After the Indian Reorganization Act of 1934, the Hopi had more freedom of self-governance and were quick to establish a tribal council and write their Constitution with representatives from each village “to provide a way of working together for peace and agreement between villages and of preserving the things of Hopi Life.”
Although the Hopi have lost about 90 percent of their original reservation land, they have close to 20,000 enrolled tribal members today. Hopi culture and spiritual practices are vibrant. The people still practice some of their oldest dances and many still speak their Native language. The Hopituh Shinumu stand as a beacon to show us not all Indigenous cultures were lost. Their closely held virtues of generosity, commitment, and adaptation have helped them weather history, keep their culture alive and stand as a modern tribe today.
“We honor them [graduates] with songs, talking positively of how this group is going to change things. People are smiling and seeing how parents react as [the students] graduate. Why can’t we live like this every day — positive, a moment of happiness?”
Ben Good Buffalo, a veteran and father to two daughters from the Red Shirt community of the Pine Ridge Indian Reservation, spoke these words as he reflected on graduation ceremonies.
These words ring true as we celebrate those Native American students who are crossing the stage to collect their college diplomas this graduation season. Each step taken toward their dream of education they have sought and earned seems more intentional, more focused – especially as they consider what the next chapter, post-graduation, will bring. For many students, graduation is only the beginning — whether that beginning brings new employment, continued academics or simply a break from the books is up to each graduate.
Partnership With Native Americans (PWNA) is proud to have supported the academic journeys of some of the students who’ve received their college diplomas this year through scholarships awarded by the American Indian Education Fund (AIEF), a program of PWNA. AIEF aided 90 students with scholarships for the 2018-19 academic year and provided other funding opportunities through college partners. Today, we’re sharing remarks of gratitude from two of those scholarship recipients as they embark on their new beginnings, post-graduation.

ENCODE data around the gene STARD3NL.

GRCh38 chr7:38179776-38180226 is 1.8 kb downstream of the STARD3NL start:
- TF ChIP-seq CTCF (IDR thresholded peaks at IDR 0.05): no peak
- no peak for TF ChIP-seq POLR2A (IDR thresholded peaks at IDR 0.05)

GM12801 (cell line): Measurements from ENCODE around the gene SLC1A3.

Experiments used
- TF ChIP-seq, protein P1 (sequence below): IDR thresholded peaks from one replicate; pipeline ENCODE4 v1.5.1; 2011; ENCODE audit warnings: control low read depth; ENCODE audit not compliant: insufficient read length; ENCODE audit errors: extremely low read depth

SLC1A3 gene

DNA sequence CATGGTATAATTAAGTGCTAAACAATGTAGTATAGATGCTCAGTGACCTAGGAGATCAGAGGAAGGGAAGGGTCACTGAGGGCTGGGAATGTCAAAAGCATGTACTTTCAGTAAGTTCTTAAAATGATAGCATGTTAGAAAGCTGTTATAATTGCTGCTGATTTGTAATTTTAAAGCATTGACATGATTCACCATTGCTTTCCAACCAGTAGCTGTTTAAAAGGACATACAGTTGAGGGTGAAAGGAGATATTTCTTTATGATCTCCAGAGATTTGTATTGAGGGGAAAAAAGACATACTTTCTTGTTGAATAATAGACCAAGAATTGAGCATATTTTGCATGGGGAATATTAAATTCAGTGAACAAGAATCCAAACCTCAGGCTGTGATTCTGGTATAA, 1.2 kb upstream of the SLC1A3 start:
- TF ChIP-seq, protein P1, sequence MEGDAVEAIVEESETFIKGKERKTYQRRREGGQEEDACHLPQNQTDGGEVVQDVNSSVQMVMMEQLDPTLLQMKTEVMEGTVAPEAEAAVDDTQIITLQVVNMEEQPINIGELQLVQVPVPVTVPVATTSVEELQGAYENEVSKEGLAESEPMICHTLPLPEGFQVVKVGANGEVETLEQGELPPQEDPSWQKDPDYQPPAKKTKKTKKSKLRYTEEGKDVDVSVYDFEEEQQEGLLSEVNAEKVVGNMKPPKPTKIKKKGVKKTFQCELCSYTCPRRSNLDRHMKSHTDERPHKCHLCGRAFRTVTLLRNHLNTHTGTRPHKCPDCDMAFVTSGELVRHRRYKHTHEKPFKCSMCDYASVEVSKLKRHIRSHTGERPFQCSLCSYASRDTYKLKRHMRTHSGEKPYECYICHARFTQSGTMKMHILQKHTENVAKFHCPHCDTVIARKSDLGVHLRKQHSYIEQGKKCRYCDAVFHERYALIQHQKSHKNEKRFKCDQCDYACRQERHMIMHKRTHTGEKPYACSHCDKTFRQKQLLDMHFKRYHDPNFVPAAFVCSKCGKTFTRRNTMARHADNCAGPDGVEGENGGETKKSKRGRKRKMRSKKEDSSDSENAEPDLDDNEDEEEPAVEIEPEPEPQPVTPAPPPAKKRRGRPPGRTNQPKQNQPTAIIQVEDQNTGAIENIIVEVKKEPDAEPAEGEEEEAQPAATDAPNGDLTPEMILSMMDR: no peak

Native American Studies and Psychology, Duke University
“The American Indian Education Fund has been supporting me for the past two years. My educational and career goals would not be possible without the generous donors that help support AIEF. The financial generosity has allowed me to be one step closer to achieving my goals and dreams and has helped me focus on what is important, my education. Thank you for giving me this opportunity to complete my education. I am committed to using it to encourage others to understand the power and importance of earning a degree. Thank you again for this amazing opportunity!”
Andrea, Zia Pueblo
Associate of Arts, Haskell Indian Nations University
“I would like to thank the AIEF committee for awarding me a scholarship to attend college without having to worry about the financial situation. The scholarship has been a huge help for me and my parents, as I attend college 12 hours away from home. With the help of AIEF, I have been given many opportunities that allowed me to become a better person, academically. I have also received endless support and encouragement from the AIEF team and am extremely grateful for everyone who took part in my success. I also want to send many thanks to the donors for shining a light at the end of the educational tunnel. Without your support and assistance, I wouldn’t have been able to pursue and receive an associate of arts degree at Haskell Indian Nations University. Once again, thank you for your hard work and dedication in assisting us Indigenous scholars.”
Congratulations to our AIEF scholars and graduates, and their families, and all other college grads this year. You are the future and we are grateful for your commitment to your education and your communities!
This week marked an important moment in history as Arizona marked its first official Native American Day, recognized on June 2. This is a special milestone for Arizona’s Native American community and the 22 Indigenous tribes across the state.
Arizona joins California, South Dakota, Nevada and Tennessee as one of the few states that have designated a specific day to honor their Native American history and contributions. Senator Jamescita Mae Peshlakai, who is currently serving her second term in the Arizona Senate as the state’s first Native American woman senator, introduced the bill (SB 1235) for Native American Day last April.
While the bill was signed by Gov. Doug Ducey last year, the holiday could not be recognized in 2018 due to the Senate’s 90-day waiting period for a law to take effect. As such, Native communities and supporters spent the past year looking forward to commemorating the first holiday in 2019.
In addition to the new holiday, Arizona agreed to rename four of the state’s highways after Native American veterans. As a result, the Arizona Department of Transportation was asked to designate U.S. Route 89 between Flagstaff and the Utah state line the “Native American Veterans Highway.” A portion of Arizona Highway 264, which runs through the Navajo Nation, is to be named the “Navajo Code Talkers Highway.” Similarly, the portion that runs through the Hopi reservation, is to be named the “Hopi Code Talkers Highway.” Lastly, U.S. Route 160 between the New Mexico state line and the junction with Route 89 is to be called the “Native American Women Veterans Highway.”